By B. Shurin This week during oral arguments in the Supreme Court regarding the constitutionality of Obama’s Healthcare law, the members of the press were without their phones and mobile devices for the entire time they were sitting in and listening to the arguments. In our times, news is broadcasted almost instantly with the help of Facebook, Twitter, 4G networks and the like. This restriction, reinforced by the court, brings the reporters back to a time when they would have to run to a nearby payphone to call in a scoop after the big story broke. This week, those reporters wishing to report the details of the arguments needed to wait until after the two hour court session had ended or leave the courtroom in middle and risk missing out on something more newsworthy. This rule by the court agrees with the general psychosocial consensus as to how the technological


Is your Facebook Password your Boss' Business?

By Marissa Levy It’s a well-known fact that employers often use the Internet to vet their applicants, scouring Google and social networking sites such as Facebook and LinkedIn to aid in their background checks. But as these social networking sites roll out more stringent privacy protections that allow users to block access to their profiles, employers have started taking more drastic steps to get the scoop on their applicants. Rather than trying to get around these new privacy protections, probing employers are cutting straight to the source by asking candidates to hand over their Facebook login information when applying for a job. Others employers request candidates to open their Facebook profiles during the interview itself, allowing their would-be bosses to scroll through applicants’ private information right in front of their faces. Facebook stands by their terms of use, stating this practice violates their policies against sharing passwords. On Friday, Facebook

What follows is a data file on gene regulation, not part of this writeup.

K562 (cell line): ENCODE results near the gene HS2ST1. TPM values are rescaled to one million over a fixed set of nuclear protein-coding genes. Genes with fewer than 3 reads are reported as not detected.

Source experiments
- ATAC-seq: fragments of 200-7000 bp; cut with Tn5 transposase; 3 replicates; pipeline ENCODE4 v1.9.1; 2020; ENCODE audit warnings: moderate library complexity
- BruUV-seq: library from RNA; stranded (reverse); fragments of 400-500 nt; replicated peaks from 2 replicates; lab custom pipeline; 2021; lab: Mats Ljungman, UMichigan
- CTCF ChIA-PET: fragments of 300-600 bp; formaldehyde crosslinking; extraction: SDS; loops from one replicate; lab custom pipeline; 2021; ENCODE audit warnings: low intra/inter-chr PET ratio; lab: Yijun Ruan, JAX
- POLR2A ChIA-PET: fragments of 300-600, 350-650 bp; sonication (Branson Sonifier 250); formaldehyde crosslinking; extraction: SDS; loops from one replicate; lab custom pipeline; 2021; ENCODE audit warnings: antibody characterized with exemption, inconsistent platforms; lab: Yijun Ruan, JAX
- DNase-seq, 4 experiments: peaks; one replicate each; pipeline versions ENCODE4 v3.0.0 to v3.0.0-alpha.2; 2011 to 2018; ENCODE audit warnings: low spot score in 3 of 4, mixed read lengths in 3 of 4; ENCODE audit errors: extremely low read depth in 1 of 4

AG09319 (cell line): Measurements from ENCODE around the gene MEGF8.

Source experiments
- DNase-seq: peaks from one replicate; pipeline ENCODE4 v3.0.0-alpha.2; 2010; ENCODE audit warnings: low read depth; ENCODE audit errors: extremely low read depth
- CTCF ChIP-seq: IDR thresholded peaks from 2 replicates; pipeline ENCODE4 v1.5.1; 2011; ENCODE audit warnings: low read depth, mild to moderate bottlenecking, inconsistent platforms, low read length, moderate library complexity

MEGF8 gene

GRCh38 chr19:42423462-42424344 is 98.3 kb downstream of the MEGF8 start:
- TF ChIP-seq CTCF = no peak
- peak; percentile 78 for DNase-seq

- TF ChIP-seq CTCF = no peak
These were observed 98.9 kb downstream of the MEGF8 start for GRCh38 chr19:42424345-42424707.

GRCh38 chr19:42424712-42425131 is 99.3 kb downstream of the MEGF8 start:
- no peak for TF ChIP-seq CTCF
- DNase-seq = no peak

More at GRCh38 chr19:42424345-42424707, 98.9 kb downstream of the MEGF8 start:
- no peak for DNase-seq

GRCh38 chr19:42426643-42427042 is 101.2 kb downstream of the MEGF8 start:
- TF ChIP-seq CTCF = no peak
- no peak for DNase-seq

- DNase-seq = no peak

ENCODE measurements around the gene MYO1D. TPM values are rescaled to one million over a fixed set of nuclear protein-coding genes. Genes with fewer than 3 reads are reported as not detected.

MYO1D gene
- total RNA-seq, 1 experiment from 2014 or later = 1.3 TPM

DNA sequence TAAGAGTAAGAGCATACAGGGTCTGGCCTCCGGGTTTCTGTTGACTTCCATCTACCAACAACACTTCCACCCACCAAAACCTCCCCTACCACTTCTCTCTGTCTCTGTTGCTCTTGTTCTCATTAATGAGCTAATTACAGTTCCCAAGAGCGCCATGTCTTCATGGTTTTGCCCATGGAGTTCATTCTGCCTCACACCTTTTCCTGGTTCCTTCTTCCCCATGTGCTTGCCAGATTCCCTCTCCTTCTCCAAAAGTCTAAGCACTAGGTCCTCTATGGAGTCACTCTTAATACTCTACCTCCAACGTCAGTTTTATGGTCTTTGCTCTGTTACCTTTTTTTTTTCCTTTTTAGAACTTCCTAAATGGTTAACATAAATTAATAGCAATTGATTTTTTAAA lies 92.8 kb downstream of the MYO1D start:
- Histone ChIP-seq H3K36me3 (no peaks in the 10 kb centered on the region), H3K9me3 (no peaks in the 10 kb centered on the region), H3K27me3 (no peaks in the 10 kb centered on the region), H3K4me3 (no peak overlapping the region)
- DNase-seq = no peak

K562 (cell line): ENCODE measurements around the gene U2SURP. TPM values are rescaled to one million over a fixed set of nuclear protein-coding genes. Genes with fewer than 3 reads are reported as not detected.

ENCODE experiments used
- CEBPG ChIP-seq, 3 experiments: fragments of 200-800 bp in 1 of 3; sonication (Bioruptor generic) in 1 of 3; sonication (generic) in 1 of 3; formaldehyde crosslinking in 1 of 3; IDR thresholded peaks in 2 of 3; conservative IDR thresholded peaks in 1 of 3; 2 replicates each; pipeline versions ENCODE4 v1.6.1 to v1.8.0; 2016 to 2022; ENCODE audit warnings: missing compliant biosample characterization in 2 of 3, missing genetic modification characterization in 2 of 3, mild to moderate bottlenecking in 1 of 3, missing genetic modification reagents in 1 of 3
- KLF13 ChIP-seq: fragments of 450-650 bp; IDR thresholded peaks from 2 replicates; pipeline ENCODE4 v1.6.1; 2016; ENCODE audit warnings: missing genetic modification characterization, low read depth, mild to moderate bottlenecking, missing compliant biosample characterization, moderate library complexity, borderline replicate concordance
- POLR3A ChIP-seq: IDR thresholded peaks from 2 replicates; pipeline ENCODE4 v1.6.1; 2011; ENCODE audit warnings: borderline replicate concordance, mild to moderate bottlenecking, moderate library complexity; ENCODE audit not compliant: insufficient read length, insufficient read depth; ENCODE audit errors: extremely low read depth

Self-Immolation as Spiritual Resistance

By David S. Since March 2011, at least 30 Tibetans, mostly Buddhist monks, have self-immolated to protest Chinese rule. The number is particularly staggering considering that self-immolation, while rooted in centuries-old Buddhist tradition, was virtually unknown in Tibet until recent years. The upsurge comes as China seeks to further tighten its grip on Tibet, which it has occupied since the 1950s. Americans are probably most familiar with self-immolation via Malcolm Browne’s iconic photograph of Thich Quang Duc, the Vietnamese monk who in 1963 set himself ablaze before the Cambodian embassy in Saigon. The act attracted tremendous worldwide media attention (and, ironically considering current events in Tibet, was used by Chinese propagandists to illustrate the cruelty of Western imperialism). But while images of a burning monks inevitably capture our attention to a degree that more conventional expressions of protest do not, it would be a mistake to characterize these acts as


SAT Cheating Scandal and Test Reform

Over the past year, dozens of Long Island high school students have been accused of cheating on the SAT and ACT college entrance exams. Twenty students from five different school systems throughout long island (Nassau County) were arrested last fall. Five of the twenty accused of taking the tests for the other students while the other fifteen accused of paying them between $500 and $3,600 for the service. The SAT is a standardized test for college admissions in the United States. The SAT is owned, published, and developed by the College Board, a nonprofit organization in the United States. It was formerly developed, published, and scored by the Educational Testing Service, which still administers the exam. The test is intended to assess a student’s readiness for college. It was first introduced in 1926, and its name and scoring have changed several times. The charges have sparked nationwide reforms in the